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Tactics for surviving a group interview or panel

(BUSINESS NEWS) Interviews can be scary. Group interviews can be even scarier. Learn how to master that domain by following a few simple tips.


Under interview pressure

I’ve written previously on one thing that most professionals find daunting: the interview process. Even the most qualified of candidates can feel squandered under the pressure of interviews.

What can make this process even more frightening are group interviews. Facing a whole panel of employers, or interviewing with other candidates simultaneously, can feel more magnified than a one-on-one, but it doesn’t have to be that way.

How to survive

Kate Lopaze of The Job Network recently wrote about survival tips for group interviews. The biggest takeaway is to not freak yourself out about it. The first way to accomplish this is simply to have confidence.

[clickToTweet tweet=”You wouldn’t be interviewing if you weren’t qualified. So, show them what you’ve got.” quote=”If you didn’t feel you were qualified for the position, you likely wouldn’t be interviewing for it. So, show them what you’ve got.”]

The confidence tidbit goes a step further with group interviews as you should enter the space with an air of confidence (not to be confused with arrogance.) And, if you were surprised that the interview was in a group setting, try not to let that register on your face as you come into the room.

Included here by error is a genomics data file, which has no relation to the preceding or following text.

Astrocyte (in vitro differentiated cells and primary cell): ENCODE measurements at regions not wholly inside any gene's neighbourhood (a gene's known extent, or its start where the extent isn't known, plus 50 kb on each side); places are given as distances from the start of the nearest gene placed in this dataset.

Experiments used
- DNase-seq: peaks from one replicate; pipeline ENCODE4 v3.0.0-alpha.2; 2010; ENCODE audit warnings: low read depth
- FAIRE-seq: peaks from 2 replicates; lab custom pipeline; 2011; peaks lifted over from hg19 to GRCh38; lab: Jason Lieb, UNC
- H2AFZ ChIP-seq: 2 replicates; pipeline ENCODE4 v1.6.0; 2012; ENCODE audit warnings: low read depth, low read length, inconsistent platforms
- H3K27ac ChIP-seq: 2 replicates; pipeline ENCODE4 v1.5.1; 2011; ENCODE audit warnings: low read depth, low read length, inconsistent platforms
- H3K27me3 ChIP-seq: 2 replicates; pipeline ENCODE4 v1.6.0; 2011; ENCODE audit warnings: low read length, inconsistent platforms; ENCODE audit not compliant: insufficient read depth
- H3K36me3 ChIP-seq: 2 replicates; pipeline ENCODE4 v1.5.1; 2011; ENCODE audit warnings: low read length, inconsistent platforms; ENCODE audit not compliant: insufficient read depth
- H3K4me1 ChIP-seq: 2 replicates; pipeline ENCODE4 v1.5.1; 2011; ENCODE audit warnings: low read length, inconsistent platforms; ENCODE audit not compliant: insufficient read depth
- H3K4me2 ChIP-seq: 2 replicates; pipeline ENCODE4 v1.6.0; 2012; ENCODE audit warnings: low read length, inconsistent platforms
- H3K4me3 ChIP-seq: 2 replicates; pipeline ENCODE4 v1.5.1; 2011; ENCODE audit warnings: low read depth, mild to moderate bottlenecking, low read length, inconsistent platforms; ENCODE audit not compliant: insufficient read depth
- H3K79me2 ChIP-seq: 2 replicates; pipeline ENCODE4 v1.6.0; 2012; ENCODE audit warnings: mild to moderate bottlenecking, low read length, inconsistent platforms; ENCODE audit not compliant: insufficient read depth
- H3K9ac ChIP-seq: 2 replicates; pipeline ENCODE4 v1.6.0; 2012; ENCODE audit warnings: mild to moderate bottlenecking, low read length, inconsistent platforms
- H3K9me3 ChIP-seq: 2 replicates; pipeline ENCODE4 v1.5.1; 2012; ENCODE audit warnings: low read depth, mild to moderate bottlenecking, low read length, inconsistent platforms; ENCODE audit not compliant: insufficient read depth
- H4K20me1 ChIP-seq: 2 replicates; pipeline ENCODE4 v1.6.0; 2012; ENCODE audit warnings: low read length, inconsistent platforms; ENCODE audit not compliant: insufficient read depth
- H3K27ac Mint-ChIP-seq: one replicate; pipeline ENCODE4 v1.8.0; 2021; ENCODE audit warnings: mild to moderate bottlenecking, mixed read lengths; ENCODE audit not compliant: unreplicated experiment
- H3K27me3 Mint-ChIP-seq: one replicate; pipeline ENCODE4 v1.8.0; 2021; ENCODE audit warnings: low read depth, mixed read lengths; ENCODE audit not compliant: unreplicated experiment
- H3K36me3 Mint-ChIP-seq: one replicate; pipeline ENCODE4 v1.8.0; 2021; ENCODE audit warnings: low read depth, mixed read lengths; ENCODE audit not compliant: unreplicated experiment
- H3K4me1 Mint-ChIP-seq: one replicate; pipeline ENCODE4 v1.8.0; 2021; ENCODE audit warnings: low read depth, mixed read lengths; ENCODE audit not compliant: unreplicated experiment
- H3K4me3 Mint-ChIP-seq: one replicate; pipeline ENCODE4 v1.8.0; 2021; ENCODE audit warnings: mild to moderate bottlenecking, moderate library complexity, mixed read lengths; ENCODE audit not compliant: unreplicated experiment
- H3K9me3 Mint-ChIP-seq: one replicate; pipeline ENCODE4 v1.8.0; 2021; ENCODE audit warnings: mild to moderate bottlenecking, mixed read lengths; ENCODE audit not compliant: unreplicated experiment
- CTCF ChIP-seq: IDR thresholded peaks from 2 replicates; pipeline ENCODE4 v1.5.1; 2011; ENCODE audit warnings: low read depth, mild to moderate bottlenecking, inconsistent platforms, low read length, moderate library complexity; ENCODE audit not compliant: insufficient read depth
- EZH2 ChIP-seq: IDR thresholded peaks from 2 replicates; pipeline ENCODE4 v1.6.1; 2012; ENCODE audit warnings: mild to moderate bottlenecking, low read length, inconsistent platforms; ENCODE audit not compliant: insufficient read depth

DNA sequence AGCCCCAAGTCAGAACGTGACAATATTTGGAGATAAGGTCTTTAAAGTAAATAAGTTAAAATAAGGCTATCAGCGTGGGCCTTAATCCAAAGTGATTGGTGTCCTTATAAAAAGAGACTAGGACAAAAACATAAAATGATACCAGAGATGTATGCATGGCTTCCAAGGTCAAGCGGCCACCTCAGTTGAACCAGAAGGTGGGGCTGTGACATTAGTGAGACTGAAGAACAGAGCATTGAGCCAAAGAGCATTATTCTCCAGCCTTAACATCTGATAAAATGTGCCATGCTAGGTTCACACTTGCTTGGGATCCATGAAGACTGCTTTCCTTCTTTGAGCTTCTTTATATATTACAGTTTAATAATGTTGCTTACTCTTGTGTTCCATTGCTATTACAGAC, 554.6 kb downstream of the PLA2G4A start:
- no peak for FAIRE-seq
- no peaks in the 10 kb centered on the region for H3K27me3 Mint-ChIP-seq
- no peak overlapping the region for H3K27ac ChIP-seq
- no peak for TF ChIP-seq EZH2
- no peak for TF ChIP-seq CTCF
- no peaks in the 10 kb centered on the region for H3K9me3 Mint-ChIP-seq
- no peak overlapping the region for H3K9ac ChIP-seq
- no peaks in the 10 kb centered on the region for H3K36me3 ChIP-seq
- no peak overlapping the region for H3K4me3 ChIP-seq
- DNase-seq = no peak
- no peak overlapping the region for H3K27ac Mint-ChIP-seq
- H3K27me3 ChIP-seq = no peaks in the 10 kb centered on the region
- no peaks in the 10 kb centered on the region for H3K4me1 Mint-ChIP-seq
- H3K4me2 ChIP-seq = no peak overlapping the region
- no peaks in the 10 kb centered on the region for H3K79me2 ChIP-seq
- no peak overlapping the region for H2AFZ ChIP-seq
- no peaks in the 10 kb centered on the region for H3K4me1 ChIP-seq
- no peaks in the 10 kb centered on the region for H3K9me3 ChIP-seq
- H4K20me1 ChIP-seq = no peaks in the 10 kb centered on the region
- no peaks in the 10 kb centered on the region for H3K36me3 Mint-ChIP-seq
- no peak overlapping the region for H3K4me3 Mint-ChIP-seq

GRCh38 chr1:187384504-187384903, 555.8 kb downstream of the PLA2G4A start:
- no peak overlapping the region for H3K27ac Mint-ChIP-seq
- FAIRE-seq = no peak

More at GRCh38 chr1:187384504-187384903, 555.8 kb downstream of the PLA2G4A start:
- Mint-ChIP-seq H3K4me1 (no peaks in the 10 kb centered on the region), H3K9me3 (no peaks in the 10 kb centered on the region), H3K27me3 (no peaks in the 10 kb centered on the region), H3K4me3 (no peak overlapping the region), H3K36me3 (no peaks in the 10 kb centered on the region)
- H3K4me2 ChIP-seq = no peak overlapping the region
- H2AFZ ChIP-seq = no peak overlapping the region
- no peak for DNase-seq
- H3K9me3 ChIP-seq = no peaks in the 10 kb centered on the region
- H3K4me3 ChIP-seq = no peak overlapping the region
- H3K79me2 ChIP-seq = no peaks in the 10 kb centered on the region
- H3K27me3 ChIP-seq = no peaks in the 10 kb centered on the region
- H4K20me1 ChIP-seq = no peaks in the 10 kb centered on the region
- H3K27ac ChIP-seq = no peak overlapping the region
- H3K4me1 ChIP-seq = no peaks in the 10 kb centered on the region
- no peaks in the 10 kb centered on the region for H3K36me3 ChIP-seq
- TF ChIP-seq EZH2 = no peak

Don’t be afraid to make friends

While waiting for the interview, you may be sitting in a waiting room filled with other candidates just as qualified as you. Instead of closing yourself off out the feeling of competition, strike up a conversation with a few people. Clearly you have a common interest if you’re all going for the same job, so this can be a beneficial place to network.

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The next thing to keep in mind is all about intimidation. First off, don’t be intimidating. While only one person can get the job, it should be obtained in an honest way that’s based on qualifications, not based on your attempt to one-up someone else.

On the flip side, don’t be intimidated. Just because there are more people in the mix does not mean you can’t let your personality shine. There may be more downtime in between conversation as it won’t be that one-on-one back and forth, but don’t let that make you shut down and be quiet.

Let them hear you

Be yourself and use the motivation you had to apply for this position drive your reasoning for being in the interview space. While doing so, make sure that you’re speaking up and participating in the conversation; but, just be careful not to talk over others.

Timing to talk in a situation like this is important.

Equally as important is listening. Rather than focusing on what you’re going to say next, take into account what each person is saying as they may have an insight on something that had not yet occurred to you.

When all is said and done, exit graciously and make sure to follow up a little while after the interview to give a thank you to those who took the time to meet with you.


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Staff Writer, Taylor Leddin is a publicist and freelance writer for a number of national outlets. She was featured on Thrive Global as a successful woman in journalism, and is the editor-in-chief of The Tidbit. Taylor resides in Chicago and has a Bachelor in Communication Studies from Illinois State University.

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  1. Pingback: Employers: What ONE question do you always ask during a job interview? - The American Genius

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